Tokyo to Get $385 Million Hydrogen Makeover for Olympics

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'Tokyo 2020' is formed by human letters prior to the Aisan Five Nations match between Japan and Hong Kong at the National Stadium in Tokyo on May 25, 2014.

'Tokyo 2020' is formed by human letters prior to the Aisan Five Nations match between Japan and Hong Kong at the National Stadium in Tokyo on May 25, 2014.

Photographer: The Asahi Shimbun/The Asahi Shimbun via Getty Imag

Tokyo plans to spend 45.2 billion yen ($385 million) on fuel-cell vehicle subsidies and hydrogen stations for the 2020 Olympics as part of Prime Minister Shinzo Abe’s plan to reduce Japan’s reliance on nuclear power.

Japan’s capital will build 35 stations to fuel hydrogen-based FCVs and is in negotiations with Toyota Motor Corp. and Honda Motor Co. to put 6,000 hydrogen cars on its roads by 2020, said Makoto Fujimoto, who heads the planning team at the metropolitan government’s energy department.

Japan is putting resources into hydrogen power after suffering its worst nuclear disaster since World War II in March 2011, when an earthquake and tsunami damaged the Fukushima Daiichi power plant. Spending on hydrogen infrastructure comes as Tokyo’s government is under pressure to rein in costs as it prepares to host the quadrennial games.

“The Olympics are a good opportunity to showcase new technologies,” said Hiroshi Takahashi, a research fellow at Fujitsu Research Institute. “It’s also a significant chance to attract new investment and update the city’s transportation system to make it fuel-cell friendly.”

Last week, Toyota delivered its first Mirai fuel-cell model to Abe. After a short test drive at his official residence, Abe declared it was “very comfortable” and said he wants “all ministries and agencies to have” the Mirai.

“It’s time to introduce a hydrogen era,” he told reporters on Jan. 15.

‘Hydrogen Society’

The national government is planning hydrogen distribution facilities as it supports Toyota, which pioneered hybrid vehicles, to help popularize what the carmaker sees as the next generation of auto technology. Abe has said Japan intends to create a “hydrogen society,” with cells powered by the element also powering homes and office buildings.

Toyota is willing to contribute to promoting the “hydrogen society” by working with various organizations and companies, the company said in an e-mailed response.

Toyota’s shares rose 2.6 percent in in Tokyo trading, the biggest gain in a month. Kobe Steel Ltd., which supplies titanium for Toyota’s Mirai fuel-cell vehicle, climbed 6.3 percent for the steepest advance since July 2013. The benchmark Topix index rose 1.2 percent.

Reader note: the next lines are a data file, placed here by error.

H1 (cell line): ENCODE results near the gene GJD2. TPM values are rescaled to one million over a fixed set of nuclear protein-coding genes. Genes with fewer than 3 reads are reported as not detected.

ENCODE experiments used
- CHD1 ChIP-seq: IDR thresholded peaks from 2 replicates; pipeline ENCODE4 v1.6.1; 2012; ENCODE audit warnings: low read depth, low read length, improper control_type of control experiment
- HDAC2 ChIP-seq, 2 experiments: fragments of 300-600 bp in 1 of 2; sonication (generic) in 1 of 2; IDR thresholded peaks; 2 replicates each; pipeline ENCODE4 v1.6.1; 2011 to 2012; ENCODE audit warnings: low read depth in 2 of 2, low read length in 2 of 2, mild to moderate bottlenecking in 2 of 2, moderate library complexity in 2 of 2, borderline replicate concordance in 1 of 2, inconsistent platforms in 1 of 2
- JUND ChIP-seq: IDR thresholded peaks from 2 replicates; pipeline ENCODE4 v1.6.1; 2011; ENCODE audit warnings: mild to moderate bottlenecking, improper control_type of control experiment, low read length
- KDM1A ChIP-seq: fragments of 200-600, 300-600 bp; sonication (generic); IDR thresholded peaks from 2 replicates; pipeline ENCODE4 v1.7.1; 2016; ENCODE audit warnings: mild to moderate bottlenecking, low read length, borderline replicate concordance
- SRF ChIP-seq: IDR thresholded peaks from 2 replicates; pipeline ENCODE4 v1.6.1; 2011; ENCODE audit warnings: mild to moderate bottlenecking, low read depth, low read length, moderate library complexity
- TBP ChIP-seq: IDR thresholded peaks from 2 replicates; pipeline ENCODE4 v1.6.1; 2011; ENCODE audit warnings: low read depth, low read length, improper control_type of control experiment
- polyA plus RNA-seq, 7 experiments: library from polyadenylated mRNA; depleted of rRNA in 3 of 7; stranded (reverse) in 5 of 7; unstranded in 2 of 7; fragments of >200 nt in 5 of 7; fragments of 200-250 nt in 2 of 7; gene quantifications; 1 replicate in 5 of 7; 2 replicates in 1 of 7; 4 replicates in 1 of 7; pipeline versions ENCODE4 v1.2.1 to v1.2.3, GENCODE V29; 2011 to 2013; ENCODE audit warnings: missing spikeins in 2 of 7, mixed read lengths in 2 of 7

Japan’s fuel-cell subsidies are bigger than the incentives that China, the U.S. and Europe are offering for electric-vehicle buyers. They are also more than triple the 950,000 yen of incentives Japan offers buyers of Mitsubishi Motors Corp.’s all-electric i-MiEV.

Nuclear Meltdown

The country is paying 10 billion yen a day to buy natural gas after the reactor meltdown forced the shutdown of all of its nuclear plants, Fujimoto said.

Under the Tokyo Metropolitan Government’s plan, the city is targeting to have 100,000 hydrogen passenger vehicles, 100 hydrogen buses and 80 refueling stations by 2025. Buyers of fuel-cell vehicles in Tokyo will be entitled to about 1 million yen of subsidies, on top of the 2 million yen provided by the central government, he said.

More than 80 percent of the costs of building hydrogen stations will be subsidized by the Tokyo government, capping the costs for operators at 100 million yen, or about the same as building a gasoline station, according to Fujimoto. The government may cover the costs entirely for small-business owners, he said.

Toyota President Akio Toyoda told reporters last week that the automaker was considering increasing production after receiving about 1,500 Mirai orders -- 60 percent of which are from government offices and corporate fleets -- in the first month, compared with its target of 400 by the end of 2015.

Fuel cells are considered environmentally friendly because they convert hydrogen to electricity, leaving water vapor as a by-product.

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